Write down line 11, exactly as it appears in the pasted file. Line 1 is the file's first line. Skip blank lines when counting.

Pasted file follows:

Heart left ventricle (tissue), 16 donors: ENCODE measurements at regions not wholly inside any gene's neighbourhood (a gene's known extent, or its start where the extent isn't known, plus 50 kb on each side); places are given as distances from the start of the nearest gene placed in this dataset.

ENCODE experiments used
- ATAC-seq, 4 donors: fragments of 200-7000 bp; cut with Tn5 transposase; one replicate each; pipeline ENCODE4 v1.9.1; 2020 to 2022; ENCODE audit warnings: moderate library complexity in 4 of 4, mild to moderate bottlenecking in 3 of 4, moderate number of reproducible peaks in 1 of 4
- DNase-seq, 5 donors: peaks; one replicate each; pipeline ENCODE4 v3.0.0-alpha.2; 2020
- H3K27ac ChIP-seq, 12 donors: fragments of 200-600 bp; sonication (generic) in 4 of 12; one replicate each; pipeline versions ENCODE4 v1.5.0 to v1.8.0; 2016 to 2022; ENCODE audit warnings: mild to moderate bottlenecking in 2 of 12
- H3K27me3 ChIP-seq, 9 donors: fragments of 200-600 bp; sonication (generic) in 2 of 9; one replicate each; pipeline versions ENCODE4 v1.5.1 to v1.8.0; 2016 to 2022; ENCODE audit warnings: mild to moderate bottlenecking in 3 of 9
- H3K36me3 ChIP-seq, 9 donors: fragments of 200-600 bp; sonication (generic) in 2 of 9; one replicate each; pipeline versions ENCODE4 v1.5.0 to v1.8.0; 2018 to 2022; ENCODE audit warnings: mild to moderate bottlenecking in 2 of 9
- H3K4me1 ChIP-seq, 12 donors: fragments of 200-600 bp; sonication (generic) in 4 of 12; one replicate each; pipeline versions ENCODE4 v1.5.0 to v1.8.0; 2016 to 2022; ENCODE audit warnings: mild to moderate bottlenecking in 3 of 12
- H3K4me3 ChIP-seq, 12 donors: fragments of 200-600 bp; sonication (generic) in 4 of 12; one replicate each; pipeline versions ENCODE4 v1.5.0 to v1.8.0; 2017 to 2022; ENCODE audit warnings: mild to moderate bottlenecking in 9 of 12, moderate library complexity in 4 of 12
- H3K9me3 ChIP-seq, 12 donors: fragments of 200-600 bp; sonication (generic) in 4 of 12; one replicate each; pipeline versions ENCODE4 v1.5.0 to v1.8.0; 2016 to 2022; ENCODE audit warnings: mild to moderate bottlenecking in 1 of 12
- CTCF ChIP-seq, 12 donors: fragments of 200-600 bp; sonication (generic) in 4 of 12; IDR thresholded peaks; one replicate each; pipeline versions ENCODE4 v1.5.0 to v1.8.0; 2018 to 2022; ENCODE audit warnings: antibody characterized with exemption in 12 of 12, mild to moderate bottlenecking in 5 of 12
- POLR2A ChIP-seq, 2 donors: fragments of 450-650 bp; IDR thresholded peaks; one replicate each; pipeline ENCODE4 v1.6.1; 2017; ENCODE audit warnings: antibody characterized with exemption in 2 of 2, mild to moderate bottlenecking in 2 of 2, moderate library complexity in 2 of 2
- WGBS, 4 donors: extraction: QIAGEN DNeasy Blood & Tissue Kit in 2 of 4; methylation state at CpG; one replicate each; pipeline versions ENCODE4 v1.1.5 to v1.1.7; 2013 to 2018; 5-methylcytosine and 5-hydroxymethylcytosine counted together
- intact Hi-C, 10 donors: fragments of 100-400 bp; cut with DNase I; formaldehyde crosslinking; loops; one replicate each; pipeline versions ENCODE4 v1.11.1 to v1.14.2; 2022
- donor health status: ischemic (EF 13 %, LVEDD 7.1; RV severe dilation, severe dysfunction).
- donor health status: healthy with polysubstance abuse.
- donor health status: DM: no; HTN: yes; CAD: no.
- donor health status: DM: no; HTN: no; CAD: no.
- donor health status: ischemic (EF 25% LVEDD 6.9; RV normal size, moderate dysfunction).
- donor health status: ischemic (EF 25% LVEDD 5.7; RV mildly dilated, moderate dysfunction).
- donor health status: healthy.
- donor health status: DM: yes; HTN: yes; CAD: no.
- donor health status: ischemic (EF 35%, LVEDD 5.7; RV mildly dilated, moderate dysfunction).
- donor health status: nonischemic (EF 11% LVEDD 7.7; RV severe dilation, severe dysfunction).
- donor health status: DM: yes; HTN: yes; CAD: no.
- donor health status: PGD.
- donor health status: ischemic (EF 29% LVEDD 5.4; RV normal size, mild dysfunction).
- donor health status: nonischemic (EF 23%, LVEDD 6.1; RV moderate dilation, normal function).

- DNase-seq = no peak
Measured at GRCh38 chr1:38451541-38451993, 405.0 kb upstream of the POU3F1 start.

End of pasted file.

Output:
- CTCF ChIP-seq, 12 donors: fragments of 200-600 bp; sonication (generic) in 4 of 12; IDR thresholded peaks; one replicate each; pipeline versions ENCODE4 v1.5.0 to v1.8.0; 2018 to 2022; ENCODE audit warnings: antibody characterized with exemption in 12 of 12, mild to moderate bottlenecking in 5 of 12